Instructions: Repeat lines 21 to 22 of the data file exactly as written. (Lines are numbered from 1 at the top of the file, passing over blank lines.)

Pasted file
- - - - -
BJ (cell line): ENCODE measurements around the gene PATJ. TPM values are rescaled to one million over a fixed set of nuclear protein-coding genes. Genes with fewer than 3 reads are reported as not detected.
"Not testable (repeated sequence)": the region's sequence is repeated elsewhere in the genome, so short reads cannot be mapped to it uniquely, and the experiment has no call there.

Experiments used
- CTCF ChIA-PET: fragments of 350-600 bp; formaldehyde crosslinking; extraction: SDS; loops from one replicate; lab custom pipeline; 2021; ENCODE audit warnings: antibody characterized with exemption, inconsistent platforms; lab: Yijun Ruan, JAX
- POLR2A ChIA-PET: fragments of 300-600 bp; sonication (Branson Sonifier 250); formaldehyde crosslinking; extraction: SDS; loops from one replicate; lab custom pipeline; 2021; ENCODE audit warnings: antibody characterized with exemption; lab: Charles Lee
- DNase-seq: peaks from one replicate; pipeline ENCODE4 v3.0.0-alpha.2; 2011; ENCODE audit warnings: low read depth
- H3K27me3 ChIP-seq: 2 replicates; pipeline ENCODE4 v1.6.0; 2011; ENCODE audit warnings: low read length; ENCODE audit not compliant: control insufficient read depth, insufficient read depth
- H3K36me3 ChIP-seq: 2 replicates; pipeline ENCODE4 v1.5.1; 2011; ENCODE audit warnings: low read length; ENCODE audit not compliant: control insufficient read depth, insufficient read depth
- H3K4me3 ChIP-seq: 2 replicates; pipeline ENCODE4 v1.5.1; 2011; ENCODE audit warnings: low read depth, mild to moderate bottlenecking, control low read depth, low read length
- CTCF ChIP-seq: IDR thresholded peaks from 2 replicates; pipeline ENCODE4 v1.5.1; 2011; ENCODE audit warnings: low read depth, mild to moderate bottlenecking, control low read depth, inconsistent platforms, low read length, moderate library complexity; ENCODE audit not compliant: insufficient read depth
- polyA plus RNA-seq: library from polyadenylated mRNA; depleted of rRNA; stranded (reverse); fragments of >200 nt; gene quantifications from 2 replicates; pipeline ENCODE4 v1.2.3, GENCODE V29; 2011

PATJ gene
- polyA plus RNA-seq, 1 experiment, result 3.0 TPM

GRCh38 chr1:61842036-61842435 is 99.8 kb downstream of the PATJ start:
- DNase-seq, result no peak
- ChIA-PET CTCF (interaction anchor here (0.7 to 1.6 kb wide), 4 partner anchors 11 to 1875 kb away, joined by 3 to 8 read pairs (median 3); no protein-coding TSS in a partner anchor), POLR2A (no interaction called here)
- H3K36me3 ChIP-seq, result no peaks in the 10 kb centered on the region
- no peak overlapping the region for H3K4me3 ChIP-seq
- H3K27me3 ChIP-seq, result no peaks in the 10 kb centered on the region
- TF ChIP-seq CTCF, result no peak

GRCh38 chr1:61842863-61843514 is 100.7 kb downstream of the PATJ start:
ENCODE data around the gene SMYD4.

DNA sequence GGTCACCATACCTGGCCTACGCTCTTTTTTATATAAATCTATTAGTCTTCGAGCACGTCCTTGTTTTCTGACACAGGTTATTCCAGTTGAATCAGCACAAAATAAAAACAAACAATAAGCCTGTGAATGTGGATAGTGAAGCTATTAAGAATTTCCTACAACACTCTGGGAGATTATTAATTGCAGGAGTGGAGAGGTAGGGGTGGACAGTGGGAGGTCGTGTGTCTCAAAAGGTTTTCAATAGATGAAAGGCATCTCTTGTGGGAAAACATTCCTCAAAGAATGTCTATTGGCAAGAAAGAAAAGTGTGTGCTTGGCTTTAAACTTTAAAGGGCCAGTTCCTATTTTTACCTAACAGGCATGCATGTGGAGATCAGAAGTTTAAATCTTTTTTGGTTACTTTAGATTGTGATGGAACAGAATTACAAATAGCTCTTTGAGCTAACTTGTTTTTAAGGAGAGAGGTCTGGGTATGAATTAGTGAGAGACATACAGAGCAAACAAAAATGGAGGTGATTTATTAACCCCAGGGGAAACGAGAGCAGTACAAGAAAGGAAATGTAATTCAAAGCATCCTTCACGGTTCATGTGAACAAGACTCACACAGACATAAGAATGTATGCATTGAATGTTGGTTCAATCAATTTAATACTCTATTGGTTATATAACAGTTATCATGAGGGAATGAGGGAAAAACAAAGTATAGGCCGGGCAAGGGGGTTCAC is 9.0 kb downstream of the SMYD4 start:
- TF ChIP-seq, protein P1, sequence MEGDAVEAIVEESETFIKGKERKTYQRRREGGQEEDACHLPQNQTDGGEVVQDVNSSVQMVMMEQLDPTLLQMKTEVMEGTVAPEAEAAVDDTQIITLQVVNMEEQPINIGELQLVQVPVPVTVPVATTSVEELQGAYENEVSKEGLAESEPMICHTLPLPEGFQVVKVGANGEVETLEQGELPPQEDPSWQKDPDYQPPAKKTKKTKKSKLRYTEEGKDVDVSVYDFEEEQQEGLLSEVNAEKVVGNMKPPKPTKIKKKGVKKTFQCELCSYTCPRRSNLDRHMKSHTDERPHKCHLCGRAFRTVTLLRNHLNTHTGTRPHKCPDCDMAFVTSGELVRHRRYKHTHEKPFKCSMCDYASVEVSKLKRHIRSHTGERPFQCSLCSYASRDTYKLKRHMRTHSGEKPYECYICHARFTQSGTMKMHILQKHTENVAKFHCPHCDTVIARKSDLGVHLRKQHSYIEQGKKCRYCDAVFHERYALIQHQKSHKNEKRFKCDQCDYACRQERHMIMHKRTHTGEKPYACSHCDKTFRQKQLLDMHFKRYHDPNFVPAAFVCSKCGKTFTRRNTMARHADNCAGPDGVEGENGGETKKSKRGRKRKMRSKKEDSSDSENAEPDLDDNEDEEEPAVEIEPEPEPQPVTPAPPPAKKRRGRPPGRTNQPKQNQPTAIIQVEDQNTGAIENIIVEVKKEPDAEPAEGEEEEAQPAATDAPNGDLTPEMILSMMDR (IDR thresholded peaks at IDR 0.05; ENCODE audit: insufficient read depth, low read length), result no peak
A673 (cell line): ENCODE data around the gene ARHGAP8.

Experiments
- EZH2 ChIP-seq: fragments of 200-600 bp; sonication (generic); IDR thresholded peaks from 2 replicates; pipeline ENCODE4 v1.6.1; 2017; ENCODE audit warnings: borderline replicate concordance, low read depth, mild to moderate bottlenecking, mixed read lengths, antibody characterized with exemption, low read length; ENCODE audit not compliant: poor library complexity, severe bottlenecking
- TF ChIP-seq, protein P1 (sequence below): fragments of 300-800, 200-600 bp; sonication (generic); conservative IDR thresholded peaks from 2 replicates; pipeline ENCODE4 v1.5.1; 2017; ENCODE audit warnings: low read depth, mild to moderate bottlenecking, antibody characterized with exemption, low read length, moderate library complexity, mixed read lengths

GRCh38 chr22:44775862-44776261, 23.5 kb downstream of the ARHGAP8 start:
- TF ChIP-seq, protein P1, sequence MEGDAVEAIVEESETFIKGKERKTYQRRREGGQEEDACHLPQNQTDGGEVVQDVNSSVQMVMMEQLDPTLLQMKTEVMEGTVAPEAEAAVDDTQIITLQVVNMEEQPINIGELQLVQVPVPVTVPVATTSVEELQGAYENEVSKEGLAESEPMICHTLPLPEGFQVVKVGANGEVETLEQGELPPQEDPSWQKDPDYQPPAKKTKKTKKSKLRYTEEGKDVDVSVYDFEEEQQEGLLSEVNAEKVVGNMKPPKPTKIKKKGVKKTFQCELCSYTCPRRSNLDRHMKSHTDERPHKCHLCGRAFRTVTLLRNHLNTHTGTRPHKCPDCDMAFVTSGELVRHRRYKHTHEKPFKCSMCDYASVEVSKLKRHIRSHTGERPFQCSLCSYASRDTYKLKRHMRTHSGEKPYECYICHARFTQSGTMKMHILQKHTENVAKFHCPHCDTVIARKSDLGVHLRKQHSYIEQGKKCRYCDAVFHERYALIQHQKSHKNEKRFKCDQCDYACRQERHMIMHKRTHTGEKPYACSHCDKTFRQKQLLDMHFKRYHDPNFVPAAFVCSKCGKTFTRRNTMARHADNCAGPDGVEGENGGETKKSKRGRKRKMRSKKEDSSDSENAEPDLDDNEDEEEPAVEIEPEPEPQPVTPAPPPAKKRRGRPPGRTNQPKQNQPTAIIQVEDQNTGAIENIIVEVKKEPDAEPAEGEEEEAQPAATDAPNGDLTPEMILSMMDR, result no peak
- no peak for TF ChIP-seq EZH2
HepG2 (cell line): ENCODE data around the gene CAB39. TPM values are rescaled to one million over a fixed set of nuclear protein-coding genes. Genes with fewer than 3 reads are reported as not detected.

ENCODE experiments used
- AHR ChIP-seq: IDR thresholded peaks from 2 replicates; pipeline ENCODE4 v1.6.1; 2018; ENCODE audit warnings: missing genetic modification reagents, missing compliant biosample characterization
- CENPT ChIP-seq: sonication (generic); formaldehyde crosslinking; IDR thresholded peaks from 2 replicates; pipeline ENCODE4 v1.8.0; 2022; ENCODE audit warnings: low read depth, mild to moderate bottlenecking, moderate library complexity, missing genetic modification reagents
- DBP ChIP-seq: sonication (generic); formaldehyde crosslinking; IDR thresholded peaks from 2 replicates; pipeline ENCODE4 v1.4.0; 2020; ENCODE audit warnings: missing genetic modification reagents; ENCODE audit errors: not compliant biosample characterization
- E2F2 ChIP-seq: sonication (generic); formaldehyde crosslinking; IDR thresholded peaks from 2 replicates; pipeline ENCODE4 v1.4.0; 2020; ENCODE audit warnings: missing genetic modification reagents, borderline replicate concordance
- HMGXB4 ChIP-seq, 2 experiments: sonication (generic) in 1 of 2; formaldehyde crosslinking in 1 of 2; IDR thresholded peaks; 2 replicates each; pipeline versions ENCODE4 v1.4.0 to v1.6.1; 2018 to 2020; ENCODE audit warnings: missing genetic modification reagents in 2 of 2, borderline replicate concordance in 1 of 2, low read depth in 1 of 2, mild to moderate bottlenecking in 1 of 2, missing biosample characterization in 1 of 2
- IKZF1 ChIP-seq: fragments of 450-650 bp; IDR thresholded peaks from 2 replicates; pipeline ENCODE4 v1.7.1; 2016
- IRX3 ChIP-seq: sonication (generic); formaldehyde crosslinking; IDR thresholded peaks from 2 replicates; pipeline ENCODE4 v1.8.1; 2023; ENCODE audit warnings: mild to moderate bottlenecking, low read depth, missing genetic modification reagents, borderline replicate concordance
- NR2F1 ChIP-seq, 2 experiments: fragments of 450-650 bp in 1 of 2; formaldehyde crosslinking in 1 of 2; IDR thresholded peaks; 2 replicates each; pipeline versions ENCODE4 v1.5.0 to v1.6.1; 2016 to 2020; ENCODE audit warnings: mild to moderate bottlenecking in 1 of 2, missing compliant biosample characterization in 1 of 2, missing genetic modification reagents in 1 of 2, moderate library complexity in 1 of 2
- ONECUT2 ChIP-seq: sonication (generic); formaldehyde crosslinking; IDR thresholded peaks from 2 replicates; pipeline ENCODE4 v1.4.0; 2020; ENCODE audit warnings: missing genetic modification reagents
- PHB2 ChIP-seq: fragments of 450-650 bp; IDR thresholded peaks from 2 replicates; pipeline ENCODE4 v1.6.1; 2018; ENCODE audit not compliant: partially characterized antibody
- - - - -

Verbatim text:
GRCh38 chr1:61842863-61843514 is 100.7 kb downstream of the PATJ start:
ENCODE data around the gene SMYD4.